Can you afford a vacation? Can you afford not to?

Pop quiz time. When it comes to vacations, which of the following statements is closest to your reality?

a) I make sure I take a week-long vacation with the family at least once a year.

b) It's hard to be away for an extended period of time, but I try to get away for long weekends on a regular basis.

c) I remember my last vacation — when was it, 1995?

d) Vacation? What's a vacation?

If you're like a lot of business owners — or even if you're working for someone else — answers C and D may hit closest to home. One in six U.S. employees, according to a national survey, is unable to use up annual vacation time due to job demands. And that is despite the fact that Americans — with an average of 13 vacation days annually — have the least vacation time of workers in the industrialized world.

Not taking vacation, however, may be bad for your health. A study of coronary heart disease risk factors in a study group of 12,000 people suggests that working for years without vacations could put you at risk for early death. Those who took five short vacations a year had a 40 percent lower risk of dying from heart disease than those who didn't get away.

"Taking a vacation is not frivolous behavior. It's essential to staying healthy, "says Alan Muney, chief medical officer of Connecticut-based Oxford Health Plans Inc. "Regular vacations are preventive medicine — they cut down on stress-related illness and save health care dollars."

Other studies show that vacations boost performance and curb stress-related illness. They can help workers re-energize and relieve burnout. 

How to get away

Okay. Vacations are good for me, you say. Now, how do I take one? Here are some strategies to help you get away from Margo Frey, president of Career Development Services, Inc., a career counseling/coaching firm based in Milwaukee.  

Plan well in advance

Frey advises small business owners to schedule vacation time at the start of the fiscal year.

"Ideally, try for a week, especially if you haven't had a vacation in a while, "she says. "If that seems too ambitious, then long weekends may be best."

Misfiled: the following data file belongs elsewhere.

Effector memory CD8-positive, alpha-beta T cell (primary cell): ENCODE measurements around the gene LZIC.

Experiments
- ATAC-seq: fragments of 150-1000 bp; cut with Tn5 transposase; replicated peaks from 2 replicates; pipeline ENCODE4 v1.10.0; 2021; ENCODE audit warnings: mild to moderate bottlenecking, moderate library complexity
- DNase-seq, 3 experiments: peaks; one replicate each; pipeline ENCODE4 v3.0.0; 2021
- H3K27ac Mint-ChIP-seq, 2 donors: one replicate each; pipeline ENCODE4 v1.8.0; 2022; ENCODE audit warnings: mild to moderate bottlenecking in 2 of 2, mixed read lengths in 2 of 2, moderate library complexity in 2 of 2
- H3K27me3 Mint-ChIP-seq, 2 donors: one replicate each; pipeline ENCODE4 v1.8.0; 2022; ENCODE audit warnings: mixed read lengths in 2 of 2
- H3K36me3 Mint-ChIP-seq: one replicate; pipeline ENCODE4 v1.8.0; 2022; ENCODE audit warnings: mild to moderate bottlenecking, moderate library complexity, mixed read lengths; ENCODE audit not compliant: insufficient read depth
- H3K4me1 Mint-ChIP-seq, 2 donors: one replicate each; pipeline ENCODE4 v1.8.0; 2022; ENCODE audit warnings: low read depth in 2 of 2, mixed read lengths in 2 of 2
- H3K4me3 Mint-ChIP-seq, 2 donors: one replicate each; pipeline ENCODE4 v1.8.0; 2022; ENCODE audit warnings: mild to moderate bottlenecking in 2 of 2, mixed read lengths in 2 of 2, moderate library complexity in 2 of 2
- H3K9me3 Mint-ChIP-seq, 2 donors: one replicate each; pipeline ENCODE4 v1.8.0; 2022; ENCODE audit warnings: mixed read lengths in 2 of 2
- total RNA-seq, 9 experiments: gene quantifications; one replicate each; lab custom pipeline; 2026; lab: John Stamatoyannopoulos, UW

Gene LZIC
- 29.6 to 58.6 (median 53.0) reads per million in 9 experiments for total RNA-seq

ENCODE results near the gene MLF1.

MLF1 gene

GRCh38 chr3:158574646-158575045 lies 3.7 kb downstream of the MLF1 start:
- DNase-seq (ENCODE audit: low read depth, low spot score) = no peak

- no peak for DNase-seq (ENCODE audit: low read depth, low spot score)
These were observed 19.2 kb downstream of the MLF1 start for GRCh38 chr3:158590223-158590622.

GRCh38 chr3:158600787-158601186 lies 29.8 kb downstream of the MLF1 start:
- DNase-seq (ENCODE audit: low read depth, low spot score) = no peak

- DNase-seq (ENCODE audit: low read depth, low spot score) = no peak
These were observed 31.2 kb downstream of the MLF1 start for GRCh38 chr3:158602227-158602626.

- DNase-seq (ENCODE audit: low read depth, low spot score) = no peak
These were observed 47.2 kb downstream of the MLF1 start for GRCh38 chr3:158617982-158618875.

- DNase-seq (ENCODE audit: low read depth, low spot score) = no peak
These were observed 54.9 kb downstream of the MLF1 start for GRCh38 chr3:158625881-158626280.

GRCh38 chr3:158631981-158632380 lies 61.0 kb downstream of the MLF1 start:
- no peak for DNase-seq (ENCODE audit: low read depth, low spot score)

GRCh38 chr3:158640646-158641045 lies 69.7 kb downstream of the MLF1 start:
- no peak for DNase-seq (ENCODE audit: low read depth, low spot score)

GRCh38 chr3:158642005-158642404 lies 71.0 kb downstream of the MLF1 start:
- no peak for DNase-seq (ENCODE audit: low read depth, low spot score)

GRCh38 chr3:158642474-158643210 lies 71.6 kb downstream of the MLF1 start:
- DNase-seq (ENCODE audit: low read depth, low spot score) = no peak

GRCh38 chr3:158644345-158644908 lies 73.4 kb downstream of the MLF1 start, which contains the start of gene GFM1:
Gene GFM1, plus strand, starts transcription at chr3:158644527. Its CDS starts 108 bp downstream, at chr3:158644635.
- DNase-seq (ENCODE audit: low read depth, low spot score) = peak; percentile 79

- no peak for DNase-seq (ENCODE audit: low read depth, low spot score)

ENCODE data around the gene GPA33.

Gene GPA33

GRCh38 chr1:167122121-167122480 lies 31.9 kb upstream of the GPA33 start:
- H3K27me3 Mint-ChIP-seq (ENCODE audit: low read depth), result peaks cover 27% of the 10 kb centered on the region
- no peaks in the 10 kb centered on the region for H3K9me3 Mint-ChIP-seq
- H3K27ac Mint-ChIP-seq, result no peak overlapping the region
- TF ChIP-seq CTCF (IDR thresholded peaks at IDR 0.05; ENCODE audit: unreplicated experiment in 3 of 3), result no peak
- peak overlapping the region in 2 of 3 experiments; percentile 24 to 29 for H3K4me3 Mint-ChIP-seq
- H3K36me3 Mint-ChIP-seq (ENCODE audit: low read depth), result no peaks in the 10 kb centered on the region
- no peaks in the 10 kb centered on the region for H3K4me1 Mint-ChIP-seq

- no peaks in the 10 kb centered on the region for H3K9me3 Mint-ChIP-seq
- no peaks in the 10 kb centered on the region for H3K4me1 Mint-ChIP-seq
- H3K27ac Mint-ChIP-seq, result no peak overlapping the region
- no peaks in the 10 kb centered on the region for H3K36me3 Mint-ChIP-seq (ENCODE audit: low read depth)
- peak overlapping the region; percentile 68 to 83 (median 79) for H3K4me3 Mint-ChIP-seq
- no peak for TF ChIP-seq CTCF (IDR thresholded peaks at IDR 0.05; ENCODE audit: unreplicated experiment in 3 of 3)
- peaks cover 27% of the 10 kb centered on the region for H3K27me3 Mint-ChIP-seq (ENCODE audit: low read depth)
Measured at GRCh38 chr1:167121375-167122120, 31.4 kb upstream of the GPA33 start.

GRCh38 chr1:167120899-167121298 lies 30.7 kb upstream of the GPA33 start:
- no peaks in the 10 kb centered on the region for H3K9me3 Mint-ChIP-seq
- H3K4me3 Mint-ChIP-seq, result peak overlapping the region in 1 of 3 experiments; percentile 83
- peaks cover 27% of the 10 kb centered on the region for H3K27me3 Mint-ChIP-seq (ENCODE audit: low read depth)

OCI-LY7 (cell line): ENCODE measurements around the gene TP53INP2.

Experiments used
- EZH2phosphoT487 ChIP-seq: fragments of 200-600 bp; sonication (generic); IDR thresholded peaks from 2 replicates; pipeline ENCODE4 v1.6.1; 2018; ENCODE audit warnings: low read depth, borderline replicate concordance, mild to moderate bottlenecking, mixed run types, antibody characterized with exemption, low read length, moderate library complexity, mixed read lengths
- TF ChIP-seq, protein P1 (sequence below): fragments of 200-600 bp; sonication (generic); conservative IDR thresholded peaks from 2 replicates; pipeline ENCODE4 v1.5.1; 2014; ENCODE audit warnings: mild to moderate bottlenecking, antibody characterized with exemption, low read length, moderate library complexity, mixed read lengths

In either case, think about what time of the year is better to get away. In the painting industry, that will depend on your location, market and workload, and could be winter, summer, fall ,or maybe near a holiday.

The concept is to take a look at a blank calendar and block out a week or long weekend and treat this as you would any other important project that has to be done at a certain time.

"Think of yourself as your own best customer," Frey says. "You are the key to the success of your business." Taking regular vacations helps you perform at your highest level.

Color code it

You know the effect color has on the homes and commercial spaces you paint. Why not use that on yourself? Frey advises clients to block out the week with a bright, cheery color.

"It's a psychological trick that really works," she says.


Prep work, painters often say, is 90 percent of a paint job. The same is true of planning for vacations. Try spreading your time-away prep work out over several months instead of cramming it all in the week before you leave.

"Let's say you've chosen the second week of November for your vacation, "Frey says. "Working backward from that date, block out small periods of time — say a half-hour every two weeks — to commit to doing things to make your vacation transition smoother. "Mark these days with the same bright color you used for your vacation time."

Start delegating now